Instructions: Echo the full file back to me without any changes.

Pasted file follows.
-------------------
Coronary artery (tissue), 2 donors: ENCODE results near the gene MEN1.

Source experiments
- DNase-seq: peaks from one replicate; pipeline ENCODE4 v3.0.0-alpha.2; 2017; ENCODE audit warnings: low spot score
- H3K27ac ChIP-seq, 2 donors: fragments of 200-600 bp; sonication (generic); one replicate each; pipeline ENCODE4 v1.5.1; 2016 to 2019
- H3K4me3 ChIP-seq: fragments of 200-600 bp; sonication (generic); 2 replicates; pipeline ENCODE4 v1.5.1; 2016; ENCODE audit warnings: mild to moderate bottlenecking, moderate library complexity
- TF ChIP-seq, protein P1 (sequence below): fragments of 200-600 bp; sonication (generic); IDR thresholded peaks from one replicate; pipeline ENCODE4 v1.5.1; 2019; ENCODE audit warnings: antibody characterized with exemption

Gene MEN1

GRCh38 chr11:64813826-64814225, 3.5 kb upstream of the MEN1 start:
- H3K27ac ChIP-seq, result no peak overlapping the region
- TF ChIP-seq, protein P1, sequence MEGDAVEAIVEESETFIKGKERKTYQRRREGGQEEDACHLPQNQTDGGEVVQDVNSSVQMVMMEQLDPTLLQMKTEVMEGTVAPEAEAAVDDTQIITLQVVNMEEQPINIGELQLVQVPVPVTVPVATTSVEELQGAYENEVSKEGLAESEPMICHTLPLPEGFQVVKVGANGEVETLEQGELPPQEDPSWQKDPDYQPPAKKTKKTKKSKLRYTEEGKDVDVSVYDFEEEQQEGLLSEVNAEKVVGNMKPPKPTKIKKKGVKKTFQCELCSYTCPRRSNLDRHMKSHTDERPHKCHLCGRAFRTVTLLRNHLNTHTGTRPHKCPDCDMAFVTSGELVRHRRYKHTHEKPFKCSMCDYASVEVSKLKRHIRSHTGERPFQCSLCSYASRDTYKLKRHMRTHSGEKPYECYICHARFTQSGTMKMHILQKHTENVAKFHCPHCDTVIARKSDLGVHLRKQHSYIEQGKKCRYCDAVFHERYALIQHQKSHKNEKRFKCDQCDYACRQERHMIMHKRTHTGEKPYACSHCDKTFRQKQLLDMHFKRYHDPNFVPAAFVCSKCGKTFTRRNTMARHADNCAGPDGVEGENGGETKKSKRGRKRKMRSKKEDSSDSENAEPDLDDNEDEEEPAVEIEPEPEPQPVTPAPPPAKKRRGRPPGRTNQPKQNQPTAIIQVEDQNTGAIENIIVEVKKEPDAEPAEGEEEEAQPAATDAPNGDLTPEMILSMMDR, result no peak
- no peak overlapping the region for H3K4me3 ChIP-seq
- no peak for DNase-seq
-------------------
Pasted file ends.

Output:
Coronary artery (tissue), 2 donors: ENCODE results near the gene MEN1.

Source experiments
- DNase-seq: peaks from one replicate; pipeline ENCODE4 v3.0.0-alpha.2; 2017; ENCODE audit warnings: low spot score
- H3K27ac ChIP-seq, 2 donors: fragments of 200-600 bp; sonication (generic); one replicate each; pipeline ENCODE4 v1.5.1; 2016 to 2019
- H3K4me3 ChIP-seq: fragments of 200-600 bp; sonication (generic); 2 replicates; pipeline ENCODE4 v1.5.1; 2016; ENCODE audit warnings: mild to moderate bottlenecking, moderate library complexity
- TF ChIP-seq, protein P1 (sequence below): fragments of 200-600 bp; sonication (generic); IDR thresholded peaks from one replicate; pipeline ENCODE4 v1.5.1; 2019; ENCODE audit warnings: antibody characterized with exemption

Gene MEN1

GRCh38 chr11:64813826-64814225, 3.5 kb upstream of the MEN1 start:
- H3K27ac ChIP-seq, result no peak overlapping the region
- TF ChIP-seq, protein P1, sequence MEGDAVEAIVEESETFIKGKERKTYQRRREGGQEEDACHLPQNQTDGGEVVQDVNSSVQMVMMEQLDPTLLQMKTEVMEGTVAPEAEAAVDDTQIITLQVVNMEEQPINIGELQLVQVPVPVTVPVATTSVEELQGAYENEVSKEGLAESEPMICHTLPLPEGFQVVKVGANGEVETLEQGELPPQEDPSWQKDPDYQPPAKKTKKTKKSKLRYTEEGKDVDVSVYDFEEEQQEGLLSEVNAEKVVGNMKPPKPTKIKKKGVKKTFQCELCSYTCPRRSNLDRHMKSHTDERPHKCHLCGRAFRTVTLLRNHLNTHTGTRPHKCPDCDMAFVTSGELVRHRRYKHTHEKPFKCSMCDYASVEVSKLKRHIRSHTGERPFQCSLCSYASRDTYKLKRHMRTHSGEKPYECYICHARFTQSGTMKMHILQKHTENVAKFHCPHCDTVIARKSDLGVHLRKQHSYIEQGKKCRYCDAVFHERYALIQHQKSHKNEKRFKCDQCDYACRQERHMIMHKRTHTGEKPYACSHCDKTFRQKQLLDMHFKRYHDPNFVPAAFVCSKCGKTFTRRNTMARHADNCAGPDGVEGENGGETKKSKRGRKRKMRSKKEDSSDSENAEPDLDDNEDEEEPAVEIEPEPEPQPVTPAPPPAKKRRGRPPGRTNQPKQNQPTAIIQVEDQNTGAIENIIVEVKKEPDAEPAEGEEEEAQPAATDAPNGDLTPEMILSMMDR, result no peak
- no peak overlapping the region for H3K4me3 ChIP-seq
- no peak for DNase-seq